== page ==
Well drafted T&Cs should resemble a manual or recipe book for doing business and there should be absolute clarity on what should happen in a given situation.  Some common T&Cs drafting errors may include:

  1. Not including the entity you are contracting with;
  2. References to things, legislation or other clauses that do not exist;
  3. Confusing or inconsistent terms;
  4. Incorrect defined terms;
  5. Including unfair or unconscionable contract terms that potentially void the clause; and/or
  6. Terms that try to exclude consumer rights.
  • Not Identifying the Entity

Failing to include the Australian Company Number (ACN) of an entity described as a company is frequently omitted from many commercial contracts.  A company must set out its name, ACN or Australian Business Number (ABN) on all of its public documents and negotiable instruments.[1]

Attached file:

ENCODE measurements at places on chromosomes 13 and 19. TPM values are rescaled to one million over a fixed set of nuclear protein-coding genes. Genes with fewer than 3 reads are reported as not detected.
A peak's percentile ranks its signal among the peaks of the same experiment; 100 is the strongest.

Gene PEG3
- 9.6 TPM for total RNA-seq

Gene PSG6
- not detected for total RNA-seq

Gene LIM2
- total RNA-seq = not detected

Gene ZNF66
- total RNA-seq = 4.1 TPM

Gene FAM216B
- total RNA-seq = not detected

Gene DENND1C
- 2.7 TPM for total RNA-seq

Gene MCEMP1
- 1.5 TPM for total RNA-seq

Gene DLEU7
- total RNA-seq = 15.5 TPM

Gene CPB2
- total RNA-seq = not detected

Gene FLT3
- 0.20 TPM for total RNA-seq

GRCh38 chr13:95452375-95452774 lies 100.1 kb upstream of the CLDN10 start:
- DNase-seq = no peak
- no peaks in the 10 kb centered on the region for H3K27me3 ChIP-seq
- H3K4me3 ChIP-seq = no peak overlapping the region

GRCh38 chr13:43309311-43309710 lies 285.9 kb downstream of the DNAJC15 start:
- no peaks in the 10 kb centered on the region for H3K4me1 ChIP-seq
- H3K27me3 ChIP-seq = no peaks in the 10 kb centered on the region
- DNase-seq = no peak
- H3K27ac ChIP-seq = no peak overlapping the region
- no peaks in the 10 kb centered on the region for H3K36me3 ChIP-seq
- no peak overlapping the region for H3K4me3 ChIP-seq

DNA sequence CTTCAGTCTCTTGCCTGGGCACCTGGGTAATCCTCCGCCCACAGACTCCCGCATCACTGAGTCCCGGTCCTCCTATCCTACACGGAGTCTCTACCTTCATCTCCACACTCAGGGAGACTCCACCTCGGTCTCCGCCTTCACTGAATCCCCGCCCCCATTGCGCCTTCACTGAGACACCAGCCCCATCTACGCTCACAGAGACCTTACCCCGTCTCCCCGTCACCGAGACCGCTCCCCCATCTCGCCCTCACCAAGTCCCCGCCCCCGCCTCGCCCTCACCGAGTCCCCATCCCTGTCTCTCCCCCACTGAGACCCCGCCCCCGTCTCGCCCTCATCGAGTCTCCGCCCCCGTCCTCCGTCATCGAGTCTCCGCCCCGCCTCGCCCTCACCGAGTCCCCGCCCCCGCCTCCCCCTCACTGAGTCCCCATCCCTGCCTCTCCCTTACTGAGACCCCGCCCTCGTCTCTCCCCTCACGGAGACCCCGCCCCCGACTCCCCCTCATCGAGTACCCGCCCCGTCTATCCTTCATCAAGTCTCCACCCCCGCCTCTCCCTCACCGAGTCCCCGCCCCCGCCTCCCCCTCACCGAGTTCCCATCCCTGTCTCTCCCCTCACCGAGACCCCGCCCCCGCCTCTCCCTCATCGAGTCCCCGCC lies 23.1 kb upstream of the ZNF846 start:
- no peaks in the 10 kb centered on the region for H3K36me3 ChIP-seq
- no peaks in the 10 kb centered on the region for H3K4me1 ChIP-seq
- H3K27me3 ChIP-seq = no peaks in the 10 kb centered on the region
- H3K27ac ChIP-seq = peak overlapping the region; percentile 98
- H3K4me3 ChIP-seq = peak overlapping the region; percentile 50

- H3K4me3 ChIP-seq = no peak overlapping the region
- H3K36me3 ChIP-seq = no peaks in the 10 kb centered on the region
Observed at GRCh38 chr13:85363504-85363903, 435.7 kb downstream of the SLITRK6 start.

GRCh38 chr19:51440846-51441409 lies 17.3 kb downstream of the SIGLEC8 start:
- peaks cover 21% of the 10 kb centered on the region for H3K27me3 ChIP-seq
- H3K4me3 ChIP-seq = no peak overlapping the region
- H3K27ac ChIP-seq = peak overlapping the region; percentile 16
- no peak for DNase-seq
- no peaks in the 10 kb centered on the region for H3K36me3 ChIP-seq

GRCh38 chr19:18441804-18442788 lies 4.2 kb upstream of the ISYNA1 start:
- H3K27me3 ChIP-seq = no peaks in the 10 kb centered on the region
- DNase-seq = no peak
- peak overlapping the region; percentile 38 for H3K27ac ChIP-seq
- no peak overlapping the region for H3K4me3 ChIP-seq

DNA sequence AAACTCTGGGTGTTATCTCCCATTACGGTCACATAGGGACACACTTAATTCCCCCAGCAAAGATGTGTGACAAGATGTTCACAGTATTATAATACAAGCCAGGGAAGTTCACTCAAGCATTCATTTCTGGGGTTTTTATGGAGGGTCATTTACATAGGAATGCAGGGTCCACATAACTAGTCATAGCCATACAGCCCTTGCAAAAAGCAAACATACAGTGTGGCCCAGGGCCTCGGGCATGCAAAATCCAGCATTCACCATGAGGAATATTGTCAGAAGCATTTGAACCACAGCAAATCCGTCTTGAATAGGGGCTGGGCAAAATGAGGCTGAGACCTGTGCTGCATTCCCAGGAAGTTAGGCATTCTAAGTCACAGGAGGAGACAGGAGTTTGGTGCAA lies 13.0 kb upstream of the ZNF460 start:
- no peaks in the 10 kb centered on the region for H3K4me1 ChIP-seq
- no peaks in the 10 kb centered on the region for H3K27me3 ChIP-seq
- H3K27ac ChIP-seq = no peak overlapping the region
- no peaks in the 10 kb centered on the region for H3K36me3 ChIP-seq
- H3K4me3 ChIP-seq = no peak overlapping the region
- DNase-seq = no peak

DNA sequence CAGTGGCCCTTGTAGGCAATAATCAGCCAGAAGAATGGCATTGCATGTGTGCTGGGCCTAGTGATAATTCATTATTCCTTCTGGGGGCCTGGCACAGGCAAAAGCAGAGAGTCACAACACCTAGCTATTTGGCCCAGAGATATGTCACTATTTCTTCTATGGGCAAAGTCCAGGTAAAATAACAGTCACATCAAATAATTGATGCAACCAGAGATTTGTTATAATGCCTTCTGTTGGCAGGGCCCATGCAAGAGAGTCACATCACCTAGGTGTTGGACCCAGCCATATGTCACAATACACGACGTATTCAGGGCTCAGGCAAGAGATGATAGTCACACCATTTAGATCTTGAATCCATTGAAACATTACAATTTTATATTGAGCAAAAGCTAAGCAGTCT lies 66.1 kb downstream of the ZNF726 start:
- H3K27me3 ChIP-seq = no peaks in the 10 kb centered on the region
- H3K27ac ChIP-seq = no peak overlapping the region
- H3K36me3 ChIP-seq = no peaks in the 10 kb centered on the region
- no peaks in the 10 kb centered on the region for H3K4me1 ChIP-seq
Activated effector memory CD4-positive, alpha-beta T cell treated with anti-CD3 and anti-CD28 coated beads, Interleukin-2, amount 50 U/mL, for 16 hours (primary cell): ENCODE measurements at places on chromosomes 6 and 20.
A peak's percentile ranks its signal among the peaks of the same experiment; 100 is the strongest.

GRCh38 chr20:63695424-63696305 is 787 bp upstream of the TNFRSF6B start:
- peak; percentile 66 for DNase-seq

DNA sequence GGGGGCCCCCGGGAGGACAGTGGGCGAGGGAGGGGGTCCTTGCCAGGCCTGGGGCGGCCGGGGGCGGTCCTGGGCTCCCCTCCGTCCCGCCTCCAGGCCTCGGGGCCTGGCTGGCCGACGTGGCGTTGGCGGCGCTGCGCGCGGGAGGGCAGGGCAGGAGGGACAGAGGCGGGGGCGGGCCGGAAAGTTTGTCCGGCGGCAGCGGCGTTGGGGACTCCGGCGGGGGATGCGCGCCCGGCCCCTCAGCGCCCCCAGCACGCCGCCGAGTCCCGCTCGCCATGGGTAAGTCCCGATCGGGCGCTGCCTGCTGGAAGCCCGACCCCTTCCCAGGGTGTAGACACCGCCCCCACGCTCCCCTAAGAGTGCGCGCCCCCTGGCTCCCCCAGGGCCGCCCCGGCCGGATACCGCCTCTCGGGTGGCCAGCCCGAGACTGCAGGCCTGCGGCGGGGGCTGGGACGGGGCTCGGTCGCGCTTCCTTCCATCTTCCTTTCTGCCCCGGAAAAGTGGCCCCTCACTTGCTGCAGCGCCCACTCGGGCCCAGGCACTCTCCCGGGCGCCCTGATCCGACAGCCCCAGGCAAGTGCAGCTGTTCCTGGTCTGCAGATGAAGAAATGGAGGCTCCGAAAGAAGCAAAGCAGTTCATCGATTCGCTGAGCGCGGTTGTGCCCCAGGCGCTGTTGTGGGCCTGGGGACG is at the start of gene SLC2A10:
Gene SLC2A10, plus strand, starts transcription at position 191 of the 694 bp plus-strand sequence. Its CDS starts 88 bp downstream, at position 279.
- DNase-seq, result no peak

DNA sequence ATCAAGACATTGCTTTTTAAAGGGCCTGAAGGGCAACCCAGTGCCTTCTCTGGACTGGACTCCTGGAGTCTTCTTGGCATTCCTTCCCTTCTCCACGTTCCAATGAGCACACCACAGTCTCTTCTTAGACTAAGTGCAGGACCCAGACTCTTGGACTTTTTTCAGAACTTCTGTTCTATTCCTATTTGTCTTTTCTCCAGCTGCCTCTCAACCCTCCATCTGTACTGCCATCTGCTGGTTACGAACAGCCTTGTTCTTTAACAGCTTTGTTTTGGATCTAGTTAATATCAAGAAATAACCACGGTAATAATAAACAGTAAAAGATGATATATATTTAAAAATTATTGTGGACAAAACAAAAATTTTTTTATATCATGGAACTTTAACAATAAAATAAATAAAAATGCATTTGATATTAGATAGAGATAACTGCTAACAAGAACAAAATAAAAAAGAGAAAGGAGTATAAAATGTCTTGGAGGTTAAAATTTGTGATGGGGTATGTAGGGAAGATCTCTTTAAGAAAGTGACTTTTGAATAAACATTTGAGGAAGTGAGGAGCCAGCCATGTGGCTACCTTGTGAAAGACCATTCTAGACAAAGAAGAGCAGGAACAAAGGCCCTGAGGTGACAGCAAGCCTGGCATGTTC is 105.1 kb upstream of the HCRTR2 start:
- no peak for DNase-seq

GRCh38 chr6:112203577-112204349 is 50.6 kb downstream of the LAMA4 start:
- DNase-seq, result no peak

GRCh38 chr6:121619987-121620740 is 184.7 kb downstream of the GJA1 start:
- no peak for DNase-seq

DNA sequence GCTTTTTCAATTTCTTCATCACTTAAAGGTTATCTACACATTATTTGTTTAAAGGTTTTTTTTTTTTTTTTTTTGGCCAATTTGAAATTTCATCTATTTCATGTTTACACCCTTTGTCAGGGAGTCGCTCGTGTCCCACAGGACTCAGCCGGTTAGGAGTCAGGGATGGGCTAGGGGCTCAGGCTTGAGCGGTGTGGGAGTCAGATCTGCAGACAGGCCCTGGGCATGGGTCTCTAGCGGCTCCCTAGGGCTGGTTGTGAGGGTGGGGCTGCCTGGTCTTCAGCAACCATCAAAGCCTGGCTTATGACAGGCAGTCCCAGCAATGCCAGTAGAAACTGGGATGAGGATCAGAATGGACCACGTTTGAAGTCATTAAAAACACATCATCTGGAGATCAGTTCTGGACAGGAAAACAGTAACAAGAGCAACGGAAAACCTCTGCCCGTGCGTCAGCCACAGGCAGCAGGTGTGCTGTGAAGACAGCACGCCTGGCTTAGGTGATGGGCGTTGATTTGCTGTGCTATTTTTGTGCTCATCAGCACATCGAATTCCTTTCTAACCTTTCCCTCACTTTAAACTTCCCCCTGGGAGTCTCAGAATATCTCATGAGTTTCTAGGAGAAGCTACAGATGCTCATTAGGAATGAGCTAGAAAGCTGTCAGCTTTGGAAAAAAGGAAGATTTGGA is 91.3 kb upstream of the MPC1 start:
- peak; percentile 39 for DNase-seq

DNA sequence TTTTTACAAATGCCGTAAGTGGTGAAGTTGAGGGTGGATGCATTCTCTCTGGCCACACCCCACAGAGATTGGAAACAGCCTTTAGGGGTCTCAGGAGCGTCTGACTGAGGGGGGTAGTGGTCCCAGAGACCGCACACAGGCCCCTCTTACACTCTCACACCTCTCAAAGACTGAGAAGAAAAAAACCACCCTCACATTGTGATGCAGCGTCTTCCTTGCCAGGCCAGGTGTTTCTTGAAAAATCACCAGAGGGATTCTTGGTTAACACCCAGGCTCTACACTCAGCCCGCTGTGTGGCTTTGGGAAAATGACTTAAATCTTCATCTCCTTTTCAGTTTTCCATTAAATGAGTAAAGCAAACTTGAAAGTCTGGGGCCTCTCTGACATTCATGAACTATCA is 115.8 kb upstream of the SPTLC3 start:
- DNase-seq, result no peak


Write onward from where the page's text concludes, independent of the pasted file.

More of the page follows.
• Reference to Things that Don’t Exist

Any clauses in your T&Cs that reference superseded legislation, incorrect legislation clauses or clauses within the T&Cs that do not actually exist, run the risk of that clause being excluded altogether.  This may cause significant detriment to your business depending on the importance of that clause.

  • Confusing or Inconsistent Terms

Ambiguity in written T&Cs is something that should be avoided, as it often leads to misunderstandings and you may find yourself on the losing side of the battle. Care must be taken to use accurate words to convey the desired meaning and this is then conveyed correctly throughout the entire document. 

There is a presumption that where a confusing or inconsistent term leads to an absurd or unworkable situation, a court will presume that the result was not intended by the parties.  The court may supply, omit or correct the terms in order to avoid absurdity or inconsistencies.[2] 

  • Defined terms